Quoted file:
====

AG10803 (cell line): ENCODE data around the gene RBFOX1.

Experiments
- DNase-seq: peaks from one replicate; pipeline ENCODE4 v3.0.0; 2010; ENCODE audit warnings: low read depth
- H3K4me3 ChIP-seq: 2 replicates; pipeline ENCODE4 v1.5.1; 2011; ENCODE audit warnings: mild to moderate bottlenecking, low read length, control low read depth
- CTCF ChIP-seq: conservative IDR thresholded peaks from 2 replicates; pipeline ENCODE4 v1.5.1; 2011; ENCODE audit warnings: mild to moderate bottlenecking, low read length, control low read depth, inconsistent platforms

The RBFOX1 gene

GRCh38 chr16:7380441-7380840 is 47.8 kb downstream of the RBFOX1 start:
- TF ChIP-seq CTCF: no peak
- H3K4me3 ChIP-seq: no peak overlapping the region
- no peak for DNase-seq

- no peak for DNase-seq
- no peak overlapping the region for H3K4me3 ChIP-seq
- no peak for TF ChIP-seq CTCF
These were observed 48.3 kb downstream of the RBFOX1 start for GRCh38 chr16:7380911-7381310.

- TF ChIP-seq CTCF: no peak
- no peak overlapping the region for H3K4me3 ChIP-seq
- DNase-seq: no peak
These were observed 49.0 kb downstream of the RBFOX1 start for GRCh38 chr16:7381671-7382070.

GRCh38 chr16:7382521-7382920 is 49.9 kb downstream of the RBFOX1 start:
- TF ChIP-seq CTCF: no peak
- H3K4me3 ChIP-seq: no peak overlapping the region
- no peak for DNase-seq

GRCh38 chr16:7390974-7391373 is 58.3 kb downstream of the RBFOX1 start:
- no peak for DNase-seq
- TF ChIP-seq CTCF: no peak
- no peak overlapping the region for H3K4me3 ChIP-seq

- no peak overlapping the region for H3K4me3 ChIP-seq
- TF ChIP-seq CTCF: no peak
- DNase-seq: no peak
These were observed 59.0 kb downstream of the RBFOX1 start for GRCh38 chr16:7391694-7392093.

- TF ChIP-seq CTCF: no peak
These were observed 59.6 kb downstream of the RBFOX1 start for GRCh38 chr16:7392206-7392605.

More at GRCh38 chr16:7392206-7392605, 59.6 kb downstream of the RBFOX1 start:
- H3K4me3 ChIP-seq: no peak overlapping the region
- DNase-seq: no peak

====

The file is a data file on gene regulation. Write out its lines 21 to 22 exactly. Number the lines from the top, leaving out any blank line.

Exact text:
- H3K4me3 ChIP-seq: no peak overlapping the region
- no peak for DNase-seq